After drinking your coffee, you should flip the cup over and let it cool so that the next person can "read your cup." It's a fun custom where someone (with the ability to make stuff up) examines the coffee grounds left behind in your cup and tries to divine your future from the patterns they see. It could be fun if you believe in that sort of thing.

My mother belonged to that group of people who, for no apparent reason, read the contents of other people's cups. I used to believe in psychic readings when I was a teenager and had a new boy crush every week, but now I don't even bother. In order to find out if "my new found love" would ask me out soon, I remember drinking a lot of Turkish coffee and begging her to read my cup. 🙂

With clear, step-by-step instructions, photos, and explanations of any ambiguities, this guide will teach you how to prepare Turkish coffee the way I learned from my mother.  
A cup of Turkish Coffee and pot are photographed from the front view
Recipes can be printed out.
  • To make Turkish coffee, fill a traditional metal Turkish coffee pot (Cezve) with water, sugar (if using), and coffee.
  • Place pot on stove and give it a quick stir with a wooden spoon until everything is combined.
  • The coffee mixture should be brought to a boil over medium heat. There should be close monitoring during these 3–4 minutes.
  • A thick layer of dense black foam will form on top of the coffee as it warms. As it nears a boil, divide the foam between your two Turkish coffee cups using a teaspoon. Place the coffee pot back on the stove.
  • Half of the coffee should be poured over the foam into the cups as the coffee boils.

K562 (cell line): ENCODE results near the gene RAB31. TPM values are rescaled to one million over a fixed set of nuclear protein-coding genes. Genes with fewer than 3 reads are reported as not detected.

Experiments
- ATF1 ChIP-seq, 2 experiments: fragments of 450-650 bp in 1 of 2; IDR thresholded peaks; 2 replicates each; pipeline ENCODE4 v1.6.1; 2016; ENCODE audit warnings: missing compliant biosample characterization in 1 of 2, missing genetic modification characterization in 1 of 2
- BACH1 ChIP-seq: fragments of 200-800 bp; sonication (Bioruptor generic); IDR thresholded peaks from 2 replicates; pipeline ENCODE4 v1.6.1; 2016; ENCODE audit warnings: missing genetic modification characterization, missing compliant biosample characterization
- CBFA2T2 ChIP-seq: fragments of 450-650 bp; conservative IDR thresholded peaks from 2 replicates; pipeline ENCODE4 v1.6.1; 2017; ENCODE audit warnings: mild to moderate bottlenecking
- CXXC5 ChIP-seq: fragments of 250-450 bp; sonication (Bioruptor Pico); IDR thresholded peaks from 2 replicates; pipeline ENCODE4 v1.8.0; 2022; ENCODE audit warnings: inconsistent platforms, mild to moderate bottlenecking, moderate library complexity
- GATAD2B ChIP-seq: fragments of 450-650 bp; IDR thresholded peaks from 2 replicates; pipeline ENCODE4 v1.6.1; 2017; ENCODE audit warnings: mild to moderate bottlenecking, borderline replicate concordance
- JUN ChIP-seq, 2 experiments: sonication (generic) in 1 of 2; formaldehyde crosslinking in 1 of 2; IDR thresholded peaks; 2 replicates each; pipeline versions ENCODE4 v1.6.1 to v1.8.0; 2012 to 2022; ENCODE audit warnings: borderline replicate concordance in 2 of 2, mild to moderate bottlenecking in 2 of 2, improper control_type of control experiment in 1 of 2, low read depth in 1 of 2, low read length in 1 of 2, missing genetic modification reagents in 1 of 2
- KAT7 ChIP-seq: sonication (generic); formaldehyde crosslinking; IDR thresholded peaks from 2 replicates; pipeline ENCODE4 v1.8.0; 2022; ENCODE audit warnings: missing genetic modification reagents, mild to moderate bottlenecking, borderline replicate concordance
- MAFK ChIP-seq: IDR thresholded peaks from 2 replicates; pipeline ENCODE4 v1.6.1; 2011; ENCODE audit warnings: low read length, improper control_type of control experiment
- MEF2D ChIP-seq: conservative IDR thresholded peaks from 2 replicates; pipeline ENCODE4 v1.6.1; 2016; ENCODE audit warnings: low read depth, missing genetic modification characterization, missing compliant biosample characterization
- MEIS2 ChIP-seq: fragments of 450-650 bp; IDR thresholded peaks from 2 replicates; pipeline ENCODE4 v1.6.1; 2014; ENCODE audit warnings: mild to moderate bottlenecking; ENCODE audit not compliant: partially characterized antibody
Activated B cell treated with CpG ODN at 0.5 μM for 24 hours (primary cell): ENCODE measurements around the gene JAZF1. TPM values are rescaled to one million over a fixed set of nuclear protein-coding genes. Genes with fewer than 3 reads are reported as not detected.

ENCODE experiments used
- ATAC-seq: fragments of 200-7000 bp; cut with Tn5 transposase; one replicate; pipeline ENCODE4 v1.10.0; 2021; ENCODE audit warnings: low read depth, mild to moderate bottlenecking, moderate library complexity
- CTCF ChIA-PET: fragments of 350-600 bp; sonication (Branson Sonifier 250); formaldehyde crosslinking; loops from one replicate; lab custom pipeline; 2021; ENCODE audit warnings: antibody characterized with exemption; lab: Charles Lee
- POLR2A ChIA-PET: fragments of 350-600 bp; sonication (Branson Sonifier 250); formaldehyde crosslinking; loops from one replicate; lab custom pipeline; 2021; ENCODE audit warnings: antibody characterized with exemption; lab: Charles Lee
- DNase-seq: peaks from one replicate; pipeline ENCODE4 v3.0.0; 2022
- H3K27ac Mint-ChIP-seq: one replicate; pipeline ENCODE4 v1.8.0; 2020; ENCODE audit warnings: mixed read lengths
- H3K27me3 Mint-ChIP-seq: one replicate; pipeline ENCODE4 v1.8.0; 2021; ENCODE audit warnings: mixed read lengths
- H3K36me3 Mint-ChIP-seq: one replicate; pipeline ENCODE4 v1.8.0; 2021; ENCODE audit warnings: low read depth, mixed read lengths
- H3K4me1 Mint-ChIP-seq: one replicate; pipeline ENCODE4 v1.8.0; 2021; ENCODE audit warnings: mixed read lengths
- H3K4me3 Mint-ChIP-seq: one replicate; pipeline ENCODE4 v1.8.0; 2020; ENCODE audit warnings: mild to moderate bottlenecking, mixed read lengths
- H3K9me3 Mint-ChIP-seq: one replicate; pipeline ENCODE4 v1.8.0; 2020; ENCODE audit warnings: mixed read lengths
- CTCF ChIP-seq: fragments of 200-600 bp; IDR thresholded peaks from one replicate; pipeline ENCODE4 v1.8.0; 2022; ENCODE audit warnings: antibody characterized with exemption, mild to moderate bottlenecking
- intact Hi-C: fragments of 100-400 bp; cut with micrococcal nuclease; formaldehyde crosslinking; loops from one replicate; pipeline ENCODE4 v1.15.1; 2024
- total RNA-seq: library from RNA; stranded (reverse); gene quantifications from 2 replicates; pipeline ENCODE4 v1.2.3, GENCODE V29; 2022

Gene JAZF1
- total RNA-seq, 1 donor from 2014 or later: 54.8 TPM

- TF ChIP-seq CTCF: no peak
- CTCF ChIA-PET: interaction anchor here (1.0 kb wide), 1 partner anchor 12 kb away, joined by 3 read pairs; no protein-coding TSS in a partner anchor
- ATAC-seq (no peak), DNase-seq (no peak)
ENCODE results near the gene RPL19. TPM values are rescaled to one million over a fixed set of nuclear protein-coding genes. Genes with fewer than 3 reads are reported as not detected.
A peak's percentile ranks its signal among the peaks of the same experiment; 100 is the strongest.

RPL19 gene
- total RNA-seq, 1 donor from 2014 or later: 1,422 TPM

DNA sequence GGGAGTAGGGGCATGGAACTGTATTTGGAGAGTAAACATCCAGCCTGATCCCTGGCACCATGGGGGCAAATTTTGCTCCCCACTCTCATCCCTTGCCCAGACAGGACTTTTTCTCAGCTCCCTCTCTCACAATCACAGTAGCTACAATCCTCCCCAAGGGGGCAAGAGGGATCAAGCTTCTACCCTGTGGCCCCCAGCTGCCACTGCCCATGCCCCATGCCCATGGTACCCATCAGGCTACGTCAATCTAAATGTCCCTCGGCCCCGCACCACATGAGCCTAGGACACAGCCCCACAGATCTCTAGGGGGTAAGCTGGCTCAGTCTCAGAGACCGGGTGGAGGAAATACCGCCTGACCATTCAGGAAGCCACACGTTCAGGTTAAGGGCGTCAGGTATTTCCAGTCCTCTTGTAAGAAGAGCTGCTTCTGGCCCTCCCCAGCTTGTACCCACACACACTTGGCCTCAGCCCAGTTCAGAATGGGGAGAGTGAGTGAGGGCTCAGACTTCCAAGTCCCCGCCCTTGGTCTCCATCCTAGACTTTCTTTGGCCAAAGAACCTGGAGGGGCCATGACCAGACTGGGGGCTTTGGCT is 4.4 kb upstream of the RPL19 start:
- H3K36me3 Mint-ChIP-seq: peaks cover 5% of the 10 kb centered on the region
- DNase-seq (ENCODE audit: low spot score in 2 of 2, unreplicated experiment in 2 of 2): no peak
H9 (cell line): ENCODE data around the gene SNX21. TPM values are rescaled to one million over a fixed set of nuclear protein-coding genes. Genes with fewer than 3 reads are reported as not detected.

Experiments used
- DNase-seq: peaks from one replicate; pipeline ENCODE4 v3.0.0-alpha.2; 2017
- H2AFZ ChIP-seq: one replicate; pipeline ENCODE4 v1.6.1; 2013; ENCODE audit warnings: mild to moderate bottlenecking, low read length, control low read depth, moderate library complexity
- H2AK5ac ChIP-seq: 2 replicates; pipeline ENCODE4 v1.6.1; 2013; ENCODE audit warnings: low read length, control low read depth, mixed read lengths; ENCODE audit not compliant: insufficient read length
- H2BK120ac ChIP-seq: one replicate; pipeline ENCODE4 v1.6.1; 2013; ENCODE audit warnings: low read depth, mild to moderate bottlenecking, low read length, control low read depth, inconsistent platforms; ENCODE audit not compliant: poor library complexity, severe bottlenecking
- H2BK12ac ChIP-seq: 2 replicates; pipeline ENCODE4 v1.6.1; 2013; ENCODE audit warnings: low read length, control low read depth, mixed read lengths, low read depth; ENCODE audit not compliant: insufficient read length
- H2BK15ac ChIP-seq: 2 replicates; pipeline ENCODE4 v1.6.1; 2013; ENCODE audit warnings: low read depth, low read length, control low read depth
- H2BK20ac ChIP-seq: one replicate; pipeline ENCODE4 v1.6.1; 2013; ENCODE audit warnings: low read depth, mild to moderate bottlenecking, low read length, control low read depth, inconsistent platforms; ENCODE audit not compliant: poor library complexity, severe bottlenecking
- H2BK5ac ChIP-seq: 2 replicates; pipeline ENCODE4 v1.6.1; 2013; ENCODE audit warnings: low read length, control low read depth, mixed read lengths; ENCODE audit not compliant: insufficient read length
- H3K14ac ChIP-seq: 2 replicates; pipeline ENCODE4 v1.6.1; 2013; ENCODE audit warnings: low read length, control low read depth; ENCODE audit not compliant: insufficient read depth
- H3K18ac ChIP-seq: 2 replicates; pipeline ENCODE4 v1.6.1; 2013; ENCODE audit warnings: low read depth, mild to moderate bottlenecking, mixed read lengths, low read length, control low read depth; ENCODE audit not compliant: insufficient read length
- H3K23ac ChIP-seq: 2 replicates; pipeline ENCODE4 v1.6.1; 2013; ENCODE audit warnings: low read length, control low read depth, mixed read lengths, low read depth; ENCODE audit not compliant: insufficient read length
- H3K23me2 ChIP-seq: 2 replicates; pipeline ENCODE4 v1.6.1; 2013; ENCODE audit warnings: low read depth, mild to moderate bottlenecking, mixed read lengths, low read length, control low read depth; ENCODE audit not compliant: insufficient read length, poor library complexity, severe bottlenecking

• Pour the remaining coffee into the cups up to the rim, then return the coffee pot to the stove for another 15 to 20 seconds of boiling.
  • Be sure to include some Turkish delight and water.
YouTube video
Two options exist if this is the case: As a first option, you can cook them in separate vessels, though this requires more than one cezve. Second, you can brew it without sugar at first, fill all the cups halfway, and then add sugar halfway through the second brew. Say, for illustration purposes, I am preparing Turkish coffee for 2 guests. Begin with the person who wants sade (without sugar) and move on to the next person who wants orta (1-2 teaspoons sugar). Here are the simultaneous preparation steps I would take using a single pot (cezve):
  • Get the kettle going and make enough coffee for two servings (without sugar) to steep.
  • Split your first cup of coffee in half and pour it into two cups.
  • Prepare the second serving at a rolling boil, and add no sugar to the first cup.
  • Before topping off the second serving, add sugar to the pot, stir, and bring to a boil. Turkish coffee has just the right amount of sugar because it's thick and served in a small cup.